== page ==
Sunday, September 5, 2010

My pasta plan

I wrote in my fiber art blog about teaching traditional quilters how to design their own pieces rather than use commercial patterns. When I teach workshops on this subject, I make an analogy between quilts and cooking.

If one day you decide to learn to cook, you often make a recipe exactly as the book says. After a while you gain confidence and realize that you can make substitutions. The recipe called for rotini with broccoli, and you don’t have any rotini, so you make penne. Or even more daring, you make penne with cauliflower!

After you get more confident with one-for-one substitutions, you realize one day that you don’t even need the original recipe because you’ve learned the general plan for making pasta. You need four things: some pasta, some liquid, some solids, and some flavor. As long as you have all four represented, you can do pretty much anything you want. If you wanted to, you could serve pasta every night and never repeat yourself exactly.

The same can be true for quilting. My favorite general plan for functional quilts is log cabin, just as my favorite general plan for food is pasta. And just as I could happily serve a different meal for many nights in a row from my general pasta plan, I could make a lifetime’s worth of quilts from my general log cabin plan.

So here's the pasta plan.

You need four things: a sauce that (1) is strongly flavored, (2) has enough solids to be filling, and (3) is liquid enough to coat your pasta, not just sit there on top. And of course, (4) some pasta.

To achieve (1) you will use ingredients such as:
  • 1-2 cloves garlic, minced, raw or cooked a little bit
  • sun-dried tomato paste or tapenade
  • anchovies or anchovy paste
  • onion, chopped, cooked in a little oil over medium heat till it starts to caramelize
  • lots of oregano, rubbed between your hands as you put it into the pot
  • basil or pesto
  • chopped green or black olives (cut out the pits, please)
  • ham, pepperoni or salami, sliced into small shreds

To achieve (2) you will use any ingredients that are handy, such as:
  • canned or fresh tomatoes
  • canned kidney beans or white canellini beans
  • canned artichoke hearts -- nicest if sauteed in olive oil till golden brown
  • sauteed green or red peppers
  • leftover chicken or other meat
  • celery or carrots, chopped or diced, raw or sauteed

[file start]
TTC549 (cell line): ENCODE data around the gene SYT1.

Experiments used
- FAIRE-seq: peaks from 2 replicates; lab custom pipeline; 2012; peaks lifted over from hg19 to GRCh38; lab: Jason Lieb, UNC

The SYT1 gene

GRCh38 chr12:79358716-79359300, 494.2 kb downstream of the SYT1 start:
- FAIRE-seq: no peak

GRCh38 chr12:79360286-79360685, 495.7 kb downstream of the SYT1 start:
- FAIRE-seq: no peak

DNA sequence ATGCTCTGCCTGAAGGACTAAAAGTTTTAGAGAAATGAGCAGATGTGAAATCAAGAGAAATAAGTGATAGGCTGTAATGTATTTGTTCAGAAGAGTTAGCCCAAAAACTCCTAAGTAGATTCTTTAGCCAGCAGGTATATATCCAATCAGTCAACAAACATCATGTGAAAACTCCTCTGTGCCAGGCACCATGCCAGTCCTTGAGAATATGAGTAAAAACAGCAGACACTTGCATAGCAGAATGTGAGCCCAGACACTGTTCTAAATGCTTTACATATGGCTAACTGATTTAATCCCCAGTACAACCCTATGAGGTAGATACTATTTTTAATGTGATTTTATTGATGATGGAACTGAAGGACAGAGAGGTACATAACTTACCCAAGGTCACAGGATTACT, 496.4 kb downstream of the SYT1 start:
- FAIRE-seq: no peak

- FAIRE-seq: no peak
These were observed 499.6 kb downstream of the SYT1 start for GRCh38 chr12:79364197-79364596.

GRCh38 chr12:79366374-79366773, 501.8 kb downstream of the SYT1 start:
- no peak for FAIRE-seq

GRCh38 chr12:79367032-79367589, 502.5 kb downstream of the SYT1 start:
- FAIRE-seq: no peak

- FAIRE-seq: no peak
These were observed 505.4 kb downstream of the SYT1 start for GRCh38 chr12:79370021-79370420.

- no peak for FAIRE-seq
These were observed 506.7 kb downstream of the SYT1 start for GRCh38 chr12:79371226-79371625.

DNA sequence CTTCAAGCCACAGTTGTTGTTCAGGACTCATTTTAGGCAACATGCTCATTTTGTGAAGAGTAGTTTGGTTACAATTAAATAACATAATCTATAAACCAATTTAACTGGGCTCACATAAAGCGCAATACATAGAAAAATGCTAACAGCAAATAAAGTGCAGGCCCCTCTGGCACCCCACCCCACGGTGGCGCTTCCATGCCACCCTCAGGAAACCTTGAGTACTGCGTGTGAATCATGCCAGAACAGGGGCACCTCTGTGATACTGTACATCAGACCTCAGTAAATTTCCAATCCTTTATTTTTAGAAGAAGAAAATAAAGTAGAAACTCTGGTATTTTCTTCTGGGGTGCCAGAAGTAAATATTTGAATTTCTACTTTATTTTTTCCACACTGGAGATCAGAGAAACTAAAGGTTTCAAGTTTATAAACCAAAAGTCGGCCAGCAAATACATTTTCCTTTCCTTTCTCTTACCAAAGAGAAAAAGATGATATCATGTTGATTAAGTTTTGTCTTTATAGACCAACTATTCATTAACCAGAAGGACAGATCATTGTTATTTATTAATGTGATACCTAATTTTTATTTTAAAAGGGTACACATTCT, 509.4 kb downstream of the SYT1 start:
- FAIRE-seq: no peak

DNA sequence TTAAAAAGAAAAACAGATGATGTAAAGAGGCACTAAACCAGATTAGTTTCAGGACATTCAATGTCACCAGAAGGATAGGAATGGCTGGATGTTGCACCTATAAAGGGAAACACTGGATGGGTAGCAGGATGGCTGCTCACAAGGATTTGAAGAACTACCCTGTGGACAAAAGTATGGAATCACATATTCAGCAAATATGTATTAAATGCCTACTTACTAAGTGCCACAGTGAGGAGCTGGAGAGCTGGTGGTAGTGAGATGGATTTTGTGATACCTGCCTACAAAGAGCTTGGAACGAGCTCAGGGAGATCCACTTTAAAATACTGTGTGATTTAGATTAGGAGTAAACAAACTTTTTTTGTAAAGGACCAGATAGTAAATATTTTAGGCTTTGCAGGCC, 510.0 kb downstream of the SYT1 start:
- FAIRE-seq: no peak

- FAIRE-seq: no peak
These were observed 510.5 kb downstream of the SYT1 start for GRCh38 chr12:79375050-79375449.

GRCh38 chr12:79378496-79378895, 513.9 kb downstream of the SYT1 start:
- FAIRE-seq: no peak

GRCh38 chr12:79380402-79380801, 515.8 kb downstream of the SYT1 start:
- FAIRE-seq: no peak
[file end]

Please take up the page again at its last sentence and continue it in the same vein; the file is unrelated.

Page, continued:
• leftover cooked vegetables (add at the last minute so they don't get overcooked and soggy)
  • fresh vegetables such as succhini, beans, broccoli, cauliflower -- raw or cooked in the sauce or with the pasta
  • 3 cups leftover lobster
  • cooked ground beef or Italian sausage
  • canned tuna or clams
To achieve (3) each person must have at least 1/2 cup of liquid (not counting the solids).  The sauce can be almost clear or very opaque -- it doesn't really matter.  Use liquids such as:
  • cooking water from the pasta, at the end after it's gotten starchy and whitish
  • wine
  • beef or chicken broth
  • juice from a can of beans, clams or anything else you use in (2)
  • tomato juice or V-8
  • canned tomatoes plus their juice

In general, start by sauteing ingredients such as onion, peppers or celery with olive oil.  Just before you start to add liquids, push the solids to the side of the pan, turn down the heat, add the garlic and cover it with a little olive oil.  Let it saute only about 20 seconds.  The instant you see it starting to get brown, dump in a liquid so the garlic doesn't burn.

Add whatever needs to be cooked longest, then add the other ingredients in stages.  Ideally you will cook everything for at least 10 minutes so flavors meld.  For ingredients that need only minimal cooking, such as zucchini, add at the last minute.  Just before you serve, check liquid content; if it seems dry add more broth or pasta water.  As insurance, always reserve a cup of pasta water before you drain the pasta, in case you need extra liquid.  Serve with Parmesan cheese, unless you have seafood ingredients, in which case cheese is optional.


  1. Sounds yummy. I'm avoiding pasta but heck, you've got so much other really good stuff in the soup, I'd have to have it!

  2. So use a very little pasta and a whole lot of vegetables and liquid. Or substitute zucchini or spaghetti squash for the pasta.

  3. Fun blog! It's like being with you in the kitchen.